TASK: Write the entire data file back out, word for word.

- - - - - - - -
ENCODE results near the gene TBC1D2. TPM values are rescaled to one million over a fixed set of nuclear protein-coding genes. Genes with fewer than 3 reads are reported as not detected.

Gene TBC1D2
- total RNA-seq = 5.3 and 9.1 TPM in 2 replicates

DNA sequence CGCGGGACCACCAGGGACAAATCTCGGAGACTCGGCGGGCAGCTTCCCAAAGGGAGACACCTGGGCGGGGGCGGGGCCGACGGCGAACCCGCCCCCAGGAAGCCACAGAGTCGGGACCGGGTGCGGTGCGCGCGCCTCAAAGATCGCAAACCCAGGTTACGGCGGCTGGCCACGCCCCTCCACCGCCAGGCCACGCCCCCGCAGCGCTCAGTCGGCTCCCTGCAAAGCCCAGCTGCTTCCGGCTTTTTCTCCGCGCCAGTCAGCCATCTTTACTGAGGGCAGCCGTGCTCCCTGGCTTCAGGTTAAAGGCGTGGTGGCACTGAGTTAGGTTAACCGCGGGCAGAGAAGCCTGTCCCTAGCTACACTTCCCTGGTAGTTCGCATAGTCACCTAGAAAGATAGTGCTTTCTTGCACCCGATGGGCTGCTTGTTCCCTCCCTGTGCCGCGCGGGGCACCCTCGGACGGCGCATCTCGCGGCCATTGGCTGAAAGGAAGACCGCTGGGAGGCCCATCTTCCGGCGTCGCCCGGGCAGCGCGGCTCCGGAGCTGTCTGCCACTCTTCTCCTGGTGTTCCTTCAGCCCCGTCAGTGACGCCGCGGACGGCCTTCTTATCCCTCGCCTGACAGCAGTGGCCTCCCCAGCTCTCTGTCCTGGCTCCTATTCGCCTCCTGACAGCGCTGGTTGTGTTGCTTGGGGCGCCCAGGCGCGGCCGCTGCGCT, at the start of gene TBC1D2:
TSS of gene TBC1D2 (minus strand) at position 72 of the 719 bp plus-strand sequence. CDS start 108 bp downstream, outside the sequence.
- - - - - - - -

ENCODE results near the gene TBC1D2. TPM values are rescaled to one million over a fixed set of nuclear protein-coding genes. Genes with fewer than 3 reads are reported as not detected.

Gene TBC1D2
- total RNA-seq = 5.3 and 9.1 TPM in 2 replicates

DNA sequence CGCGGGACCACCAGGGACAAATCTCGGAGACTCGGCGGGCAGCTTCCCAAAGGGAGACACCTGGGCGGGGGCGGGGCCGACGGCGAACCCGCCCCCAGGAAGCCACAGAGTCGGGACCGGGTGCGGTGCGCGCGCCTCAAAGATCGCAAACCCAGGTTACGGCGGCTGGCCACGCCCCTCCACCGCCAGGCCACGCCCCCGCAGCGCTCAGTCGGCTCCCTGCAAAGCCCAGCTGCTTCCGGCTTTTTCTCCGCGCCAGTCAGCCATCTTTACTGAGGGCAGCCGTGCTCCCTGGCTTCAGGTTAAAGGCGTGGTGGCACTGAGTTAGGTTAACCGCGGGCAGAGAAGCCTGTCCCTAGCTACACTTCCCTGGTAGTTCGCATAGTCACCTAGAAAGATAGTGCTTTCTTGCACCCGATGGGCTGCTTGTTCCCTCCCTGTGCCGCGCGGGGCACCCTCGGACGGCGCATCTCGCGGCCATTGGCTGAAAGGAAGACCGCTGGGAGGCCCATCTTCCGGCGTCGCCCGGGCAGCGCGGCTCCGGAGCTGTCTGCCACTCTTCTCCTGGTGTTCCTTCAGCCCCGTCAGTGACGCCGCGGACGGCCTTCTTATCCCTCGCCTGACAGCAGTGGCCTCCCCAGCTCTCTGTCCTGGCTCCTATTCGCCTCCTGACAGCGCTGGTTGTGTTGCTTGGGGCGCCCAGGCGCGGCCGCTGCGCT, at the start of gene TBC1D2:
TSS of gene TBC1D2 (minus strand) at position 72 of the 719 bp plus-strand sequence. CDS start 108 bp downstream, outside the sequence.